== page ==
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ProbabilityThe Monty Hall Problem

Czas czytania: ~10 min

Welcome to the most spectacular game show on the planet! You now have a once-in-a-lifetime chance of winning a fantastic sports car which is hidden behind one of these three doors. Unfortunately, there are only goats behind the other two doors. Select one to make your choice!

Are you sure about that? You can still change your mind and select a different door…

A great choice, but let me make life a little easier for you. I’ll open one of the other doors with a goat, so that there are only two doors left for you to pick from. Do you want to stick with your choice, or do you want to swap?

Ok – let’s see how you did…

Looks like you made the right choice. Congratulations, you just won a beautiful new sports car!

If you play this game many times, you’ll notice that you’re more likely to win if you after the first door is opened, rather than sticking with your initial choice.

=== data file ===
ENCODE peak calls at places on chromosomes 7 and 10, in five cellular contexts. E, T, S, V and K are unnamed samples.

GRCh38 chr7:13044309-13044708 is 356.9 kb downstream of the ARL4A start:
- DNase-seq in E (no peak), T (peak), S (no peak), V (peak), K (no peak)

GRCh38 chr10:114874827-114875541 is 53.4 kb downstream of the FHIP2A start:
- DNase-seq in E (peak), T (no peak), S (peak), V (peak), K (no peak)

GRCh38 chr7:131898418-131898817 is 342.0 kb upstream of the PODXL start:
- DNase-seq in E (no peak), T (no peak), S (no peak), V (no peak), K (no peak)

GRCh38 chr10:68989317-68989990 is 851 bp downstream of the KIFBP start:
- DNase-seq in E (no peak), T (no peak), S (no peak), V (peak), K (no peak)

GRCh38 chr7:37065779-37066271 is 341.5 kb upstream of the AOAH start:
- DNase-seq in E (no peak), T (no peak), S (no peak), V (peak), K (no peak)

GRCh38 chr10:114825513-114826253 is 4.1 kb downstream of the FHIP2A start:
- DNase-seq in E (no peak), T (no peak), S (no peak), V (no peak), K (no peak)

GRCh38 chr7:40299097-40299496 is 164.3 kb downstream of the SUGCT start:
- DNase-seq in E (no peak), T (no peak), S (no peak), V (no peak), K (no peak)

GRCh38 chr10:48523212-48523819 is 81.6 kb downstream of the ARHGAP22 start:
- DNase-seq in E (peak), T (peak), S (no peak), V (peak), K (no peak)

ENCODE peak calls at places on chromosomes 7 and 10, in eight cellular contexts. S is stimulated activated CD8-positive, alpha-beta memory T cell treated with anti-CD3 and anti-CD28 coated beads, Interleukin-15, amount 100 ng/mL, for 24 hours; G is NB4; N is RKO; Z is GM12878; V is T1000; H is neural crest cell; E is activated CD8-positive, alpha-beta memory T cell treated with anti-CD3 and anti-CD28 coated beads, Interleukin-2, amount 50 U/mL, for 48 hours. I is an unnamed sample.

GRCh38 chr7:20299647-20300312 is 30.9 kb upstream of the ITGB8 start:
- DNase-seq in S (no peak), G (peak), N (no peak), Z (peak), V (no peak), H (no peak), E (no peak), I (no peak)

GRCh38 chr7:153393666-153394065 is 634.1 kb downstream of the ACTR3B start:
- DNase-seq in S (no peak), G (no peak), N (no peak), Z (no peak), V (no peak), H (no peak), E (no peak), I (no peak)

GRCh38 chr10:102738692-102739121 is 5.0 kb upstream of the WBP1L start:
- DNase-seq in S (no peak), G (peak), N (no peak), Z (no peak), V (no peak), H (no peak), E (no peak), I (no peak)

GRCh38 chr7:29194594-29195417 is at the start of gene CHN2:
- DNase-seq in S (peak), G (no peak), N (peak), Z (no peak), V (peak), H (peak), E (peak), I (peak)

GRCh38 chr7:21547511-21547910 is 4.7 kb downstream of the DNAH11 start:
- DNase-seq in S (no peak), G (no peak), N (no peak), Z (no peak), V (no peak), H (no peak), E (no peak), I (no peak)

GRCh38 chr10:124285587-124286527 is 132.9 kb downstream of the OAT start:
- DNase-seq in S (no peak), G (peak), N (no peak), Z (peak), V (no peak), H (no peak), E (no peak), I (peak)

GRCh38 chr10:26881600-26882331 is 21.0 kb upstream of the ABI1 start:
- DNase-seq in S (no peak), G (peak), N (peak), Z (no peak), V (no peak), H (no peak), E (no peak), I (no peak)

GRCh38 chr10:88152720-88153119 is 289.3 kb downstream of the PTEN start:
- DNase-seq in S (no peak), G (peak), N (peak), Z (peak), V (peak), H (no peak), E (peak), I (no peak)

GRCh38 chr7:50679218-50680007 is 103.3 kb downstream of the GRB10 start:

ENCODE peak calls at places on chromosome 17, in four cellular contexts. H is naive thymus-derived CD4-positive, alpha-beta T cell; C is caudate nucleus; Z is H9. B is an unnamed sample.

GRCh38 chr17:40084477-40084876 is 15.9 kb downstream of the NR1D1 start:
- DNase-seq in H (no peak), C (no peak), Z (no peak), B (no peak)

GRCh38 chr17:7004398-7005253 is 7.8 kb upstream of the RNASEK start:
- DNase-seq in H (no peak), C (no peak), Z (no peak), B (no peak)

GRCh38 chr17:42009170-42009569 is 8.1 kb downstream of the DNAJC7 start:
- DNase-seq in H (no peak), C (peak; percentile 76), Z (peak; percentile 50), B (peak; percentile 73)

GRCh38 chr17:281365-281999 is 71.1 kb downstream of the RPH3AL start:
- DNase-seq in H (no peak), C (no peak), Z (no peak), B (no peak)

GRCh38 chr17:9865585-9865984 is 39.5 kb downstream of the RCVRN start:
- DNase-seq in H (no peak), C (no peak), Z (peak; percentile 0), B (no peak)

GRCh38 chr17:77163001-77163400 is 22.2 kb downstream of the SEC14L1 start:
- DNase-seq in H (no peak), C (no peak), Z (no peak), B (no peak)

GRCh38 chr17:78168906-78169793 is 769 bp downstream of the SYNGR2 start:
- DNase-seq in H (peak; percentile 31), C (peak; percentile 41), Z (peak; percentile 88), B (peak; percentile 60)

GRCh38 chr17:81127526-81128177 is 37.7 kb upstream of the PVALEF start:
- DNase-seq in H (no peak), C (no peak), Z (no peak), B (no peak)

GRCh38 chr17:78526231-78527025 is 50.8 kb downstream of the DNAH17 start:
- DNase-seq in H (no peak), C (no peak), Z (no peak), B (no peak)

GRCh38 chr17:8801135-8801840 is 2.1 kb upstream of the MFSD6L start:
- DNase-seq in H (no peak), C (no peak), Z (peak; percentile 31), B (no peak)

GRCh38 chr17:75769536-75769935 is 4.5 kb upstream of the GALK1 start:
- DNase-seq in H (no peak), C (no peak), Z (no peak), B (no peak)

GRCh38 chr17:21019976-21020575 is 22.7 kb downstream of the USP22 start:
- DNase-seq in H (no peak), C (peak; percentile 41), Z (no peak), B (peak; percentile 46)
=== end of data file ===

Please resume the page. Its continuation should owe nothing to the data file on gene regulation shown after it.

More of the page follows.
But how can this be – surely the car is equally likely to be behind each of the two remaining doors?

The explanation is very subtle. When you pick the initial door, the probability of being correct is 13 and the probability of being wrong is 23.

Artboard 20

After the game master opens one of the other doors, the probability of being wrong is still 23, except now all this probability is on just one door. This means that swapping doors your chance of winning.

Artboard 21

Even if this doesn’t seem very intuitive, we can prove that it is correct – simply by listing all different possibilities:

Out of the 9 possibilities, there are where you need you to switch doors, in order to win. This gives a chance of 69=23 like before.